3 min

Boulet Brothers bring ‘perverse pansexuality’ to Fetish Weekend

LA’s princes of perversion host Vancouver’s second annual play weekend for Pride

Legendary New York/LA party promoters and performers the Boulet Brothers will host Vancouver’s second annual Fetish Weekend and help kick off Pride, Fri, July 25–Sun, July 27. Credit: Boulet Brothers

The Boulet Brothers draw inspiration from Bozo the Clown, Disney villains and Faye Dunaway, as Joan Crawford in Mommie Dearest, who, as they put it, “taught us what good morals were and what it really took to get ahead in life.” They’ve made Los Angeles the playground for their “perverse pansexual monster” fetish parties and are now bringing the latex across the border for Vancouver’s 2014 Fetish Weekend.

Xtra: How did you start in the fetish party scene?

Boulet Brothers: Back in the old days when we lived in New York and were just starting out, Mayor Giuliani was cracking down on all of the wild clubs and ruining everyone’s fun. Club promoters were getting fined, and all the good clubs were getting shut down, and we finally just decided to move to Los Angeles and do something different.

When we got here, everything seemed very segregated as far as sexuality and parties went — the gay clubs were over here and the straight clubs were over there and the fetish clubs were somewhere else, and it was just making it hard for everyone to hook up and have sex, so we decided to throw our own parties and just mix everyone together.

Do you get something out of fetish events that you don’t find in other areas of nightlife?

Absolutely! We find there is a certain freedom of expression that comes with fetish events that we love being a part of. People are really wearing, doing and acting however they want with no fear of judgment, and we live for that kind of energy and freedom. Also, it’s much easier to seduce straight men into becoming our concubines when they are getting dazzled by all the nudity and gender confusion that comes with a fetish party, so that is a bonus, of course.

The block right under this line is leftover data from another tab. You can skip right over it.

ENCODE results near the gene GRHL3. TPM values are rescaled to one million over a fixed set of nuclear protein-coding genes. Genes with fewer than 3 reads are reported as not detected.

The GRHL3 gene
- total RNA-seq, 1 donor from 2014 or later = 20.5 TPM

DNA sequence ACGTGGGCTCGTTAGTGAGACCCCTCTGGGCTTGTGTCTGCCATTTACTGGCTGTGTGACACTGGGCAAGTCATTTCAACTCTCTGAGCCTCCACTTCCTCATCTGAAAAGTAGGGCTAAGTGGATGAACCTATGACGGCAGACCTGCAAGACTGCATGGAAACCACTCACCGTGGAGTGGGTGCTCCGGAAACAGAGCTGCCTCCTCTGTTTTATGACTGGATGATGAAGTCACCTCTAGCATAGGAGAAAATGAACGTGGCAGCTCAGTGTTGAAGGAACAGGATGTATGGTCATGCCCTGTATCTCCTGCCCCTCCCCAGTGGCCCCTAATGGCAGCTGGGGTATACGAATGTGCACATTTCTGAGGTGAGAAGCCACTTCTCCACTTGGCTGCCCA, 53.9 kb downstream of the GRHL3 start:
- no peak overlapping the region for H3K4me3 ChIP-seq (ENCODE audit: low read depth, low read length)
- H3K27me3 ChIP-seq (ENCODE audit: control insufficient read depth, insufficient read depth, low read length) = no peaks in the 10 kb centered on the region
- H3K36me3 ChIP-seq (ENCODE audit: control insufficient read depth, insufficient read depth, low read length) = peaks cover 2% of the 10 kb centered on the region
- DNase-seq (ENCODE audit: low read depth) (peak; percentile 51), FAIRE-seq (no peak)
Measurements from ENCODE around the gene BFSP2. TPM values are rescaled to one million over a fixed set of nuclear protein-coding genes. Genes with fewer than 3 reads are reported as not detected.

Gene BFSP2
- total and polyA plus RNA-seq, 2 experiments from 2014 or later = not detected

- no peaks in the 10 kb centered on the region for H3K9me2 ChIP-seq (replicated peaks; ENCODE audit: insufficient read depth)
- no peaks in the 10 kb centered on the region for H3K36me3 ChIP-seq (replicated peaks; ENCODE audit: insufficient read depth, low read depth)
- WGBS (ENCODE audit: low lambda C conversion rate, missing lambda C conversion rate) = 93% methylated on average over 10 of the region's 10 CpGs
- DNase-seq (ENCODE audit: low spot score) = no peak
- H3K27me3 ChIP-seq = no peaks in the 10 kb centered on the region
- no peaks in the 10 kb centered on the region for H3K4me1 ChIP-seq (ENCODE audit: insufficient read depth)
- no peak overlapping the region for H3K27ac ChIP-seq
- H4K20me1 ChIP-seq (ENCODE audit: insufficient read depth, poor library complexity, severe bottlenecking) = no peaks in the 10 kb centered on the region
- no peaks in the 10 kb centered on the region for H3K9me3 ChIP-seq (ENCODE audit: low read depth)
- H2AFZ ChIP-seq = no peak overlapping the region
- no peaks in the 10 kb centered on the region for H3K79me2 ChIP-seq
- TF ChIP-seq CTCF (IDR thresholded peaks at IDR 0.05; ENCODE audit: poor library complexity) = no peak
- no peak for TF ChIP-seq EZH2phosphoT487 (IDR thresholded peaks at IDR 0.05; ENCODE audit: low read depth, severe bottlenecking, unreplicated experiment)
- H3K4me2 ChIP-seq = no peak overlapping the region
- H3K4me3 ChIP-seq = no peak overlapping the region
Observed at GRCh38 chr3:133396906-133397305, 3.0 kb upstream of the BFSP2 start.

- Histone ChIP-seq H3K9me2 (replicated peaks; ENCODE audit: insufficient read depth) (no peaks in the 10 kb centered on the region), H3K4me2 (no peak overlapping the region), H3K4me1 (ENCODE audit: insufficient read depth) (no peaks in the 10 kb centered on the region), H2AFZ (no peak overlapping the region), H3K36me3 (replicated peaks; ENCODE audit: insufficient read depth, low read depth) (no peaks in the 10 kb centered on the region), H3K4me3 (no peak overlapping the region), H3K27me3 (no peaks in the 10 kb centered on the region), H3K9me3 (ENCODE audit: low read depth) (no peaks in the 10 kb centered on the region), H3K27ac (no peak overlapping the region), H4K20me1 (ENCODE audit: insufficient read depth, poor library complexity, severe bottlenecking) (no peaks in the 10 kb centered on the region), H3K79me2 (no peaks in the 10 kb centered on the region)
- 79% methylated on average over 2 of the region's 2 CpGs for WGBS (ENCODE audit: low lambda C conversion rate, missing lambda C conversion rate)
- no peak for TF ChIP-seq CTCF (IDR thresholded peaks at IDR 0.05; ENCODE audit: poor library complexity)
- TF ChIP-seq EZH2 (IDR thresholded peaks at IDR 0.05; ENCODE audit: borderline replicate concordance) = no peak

What is the most memorable party, look or performance you’ve conceptualized?

Oh, it’s all memorable and outrageous . . . Last month we had garden hoses hid in the ceiling and turned them on onto the crowd while a drag queen performed to Donna Summer’s “MacArthur Park.” Someone had a seizure from the strobe lights we used to make lighting, and a lot of cellphones were ruined, so I imagine it was a pretty memorable night for some people.

Vancouver’s Fetish Weekend kicks off our Pride Week. What does Pride mean to you?

For us it means living openly and honestly in a safe environment without fear. Also rainbow merchandise, molly, drag queens and circuit parties.

As fixtures of the New York and LA club scenes, what do you think of Michael Alig’s recent release from prison? Are the club kids about to be reborn?

Well, I never knew you could murder someone in your 20s and not only get out of prison before you were 50, but also become famous for doing it, so colour us surprised!

As far as club kids being reborn, I think people were dressing crazy before Disco 2000, the club where the original club kids proliferated, and they continued to dress up after Disco 2000, and they will continue to as long as there are parties and people wanting to express themselves. Obviously, the scene stars from that period were inspiring to a lot of people, and their influence lives on through reinterpretation that you see in clubs today.

I interviewed James St James last year and he talked about how he feels like the real scene is happening on the internet, not at the clubs anymore. What are your thoughts on that? Are major cities like New York and Los Angeles still on the pulse of what’s cool and innovative?

I disagree about the internet versus the clubs thing. As nightlife producers, we have always celebrated the theatre of nightlife and creating fully immersive club-land fantasy experiences, and I don’t think anything can replace the feeling of being in an actual club and being a part of it all yourself.

I also feel like every new generation of kids are going to want to go out and drink and party and feel like they are a part of the real thing, and I don’t think technology will ever be able to replace that. Social media does have a huge part in nightlife, but I think it’s being folded in and becoming part of the scene, not replacing it.

What can we expect from you at Vancouver’s Fetish Weekend?

We’re going to look sickening, we’re going to make you challenge your misconceptions about alcohol poisoning, and we’re going to inspire you to quit your jobs, enter open relationships and dance for three days straight.